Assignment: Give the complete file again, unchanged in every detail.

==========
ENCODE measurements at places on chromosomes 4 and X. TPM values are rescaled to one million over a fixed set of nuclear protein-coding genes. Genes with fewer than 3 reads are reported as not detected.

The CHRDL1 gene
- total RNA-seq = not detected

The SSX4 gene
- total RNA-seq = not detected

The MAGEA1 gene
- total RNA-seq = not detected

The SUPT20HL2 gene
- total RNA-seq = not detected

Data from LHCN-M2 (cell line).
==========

ENCODE measurements at places on chromosomes 4 and X. TPM values are rescaled to one million over a fixed set of nuclear protein-coding genes. Genes with fewer than 3 reads are reported as not detected.

The CHRDL1 gene
- total RNA-seq = not detected

The SSX4 gene
- total RNA-seq = not detected

The MAGEA1 gene
- total RNA-seq = not detected

The SUPT20HL2 gene
- total RNA-seq = not detected

Data from LHCN-M2 (cell line).